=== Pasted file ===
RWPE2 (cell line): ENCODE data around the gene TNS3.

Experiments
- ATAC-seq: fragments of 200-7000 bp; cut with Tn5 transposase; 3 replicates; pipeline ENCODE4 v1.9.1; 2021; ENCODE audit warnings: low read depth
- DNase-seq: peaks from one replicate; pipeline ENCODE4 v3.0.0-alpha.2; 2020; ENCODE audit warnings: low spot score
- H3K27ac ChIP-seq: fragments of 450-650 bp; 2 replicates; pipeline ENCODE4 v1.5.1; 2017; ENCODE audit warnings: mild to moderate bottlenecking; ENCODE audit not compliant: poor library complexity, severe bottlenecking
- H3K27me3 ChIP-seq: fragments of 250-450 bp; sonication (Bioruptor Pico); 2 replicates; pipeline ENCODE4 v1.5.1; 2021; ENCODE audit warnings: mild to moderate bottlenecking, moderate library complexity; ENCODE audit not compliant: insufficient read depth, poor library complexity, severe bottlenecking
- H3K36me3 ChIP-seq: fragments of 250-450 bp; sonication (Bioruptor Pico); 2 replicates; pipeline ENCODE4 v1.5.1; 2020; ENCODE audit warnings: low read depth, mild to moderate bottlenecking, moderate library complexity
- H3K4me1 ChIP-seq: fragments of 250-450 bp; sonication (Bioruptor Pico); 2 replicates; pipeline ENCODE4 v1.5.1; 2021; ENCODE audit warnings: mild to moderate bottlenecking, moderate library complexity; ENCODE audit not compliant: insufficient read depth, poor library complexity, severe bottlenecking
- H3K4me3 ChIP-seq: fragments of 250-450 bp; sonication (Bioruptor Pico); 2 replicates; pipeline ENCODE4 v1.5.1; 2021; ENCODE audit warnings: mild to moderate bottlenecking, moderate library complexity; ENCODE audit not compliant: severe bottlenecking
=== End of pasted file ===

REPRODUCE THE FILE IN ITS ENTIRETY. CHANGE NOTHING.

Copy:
RWPE2 (cell line): ENCODE data around the gene TNS3.

Experiments
- ATAC-seq: fragments of 200-7000 bp; cut with Tn5 transposase; 3 replicates; pipeline ENCODE4 v1.9.1; 2021; ENCODE audit warnings: low read depth
- DNase-seq: peaks from one replicate; pipeline ENCODE4 v3.0.0-alpha.2; 2020; ENCODE audit warnings: low spot score
- H3K27ac ChIP-seq: fragments of 450-650 bp; 2 replicates; pipeline ENCODE4 v1.5.1; 2017; ENCODE audit warnings: mild to moderate bottlenecking; ENCODE audit not compliant: poor library complexity, severe bottlenecking
- H3K27me3 ChIP-seq: fragments of 250-450 bp; sonication (Bioruptor Pico); 2 replicates; pipeline ENCODE4 v1.5.1; 2021; ENCODE audit warnings: mild to moderate bottlenecking, moderate library complexity; ENCODE audit not compliant: insufficient read depth, poor library complexity, severe bottlenecking
- H3K36me3 ChIP-seq: fragments of 250-450 bp; sonication (Bioruptor Pico); 2 replicates; pipeline ENCODE4 v1.5.1; 2020; ENCODE audit warnings: low read depth, mild to moderate bottlenecking, moderate library complexity
- H3K4me1 ChIP-seq: fragments of 250-450 bp; sonication (Bioruptor Pico); 2 replicates; pipeline ENCODE4 v1.5.1; 2021; ENCODE audit warnings: mild to moderate bottlenecking, moderate library complexity; ENCODE audit not compliant: insufficient read depth, poor library complexity, severe bottlenecking
- H3K4me3 ChIP-seq: fragments of 250-450 bp; sonication (Bioruptor Pico); 2 replicates; pipeline ENCODE4 v1.5.1; 2021; ENCODE audit warnings: mild to moderate bottlenecking, moderate library complexity; ENCODE audit not compliant: severe bottlenecking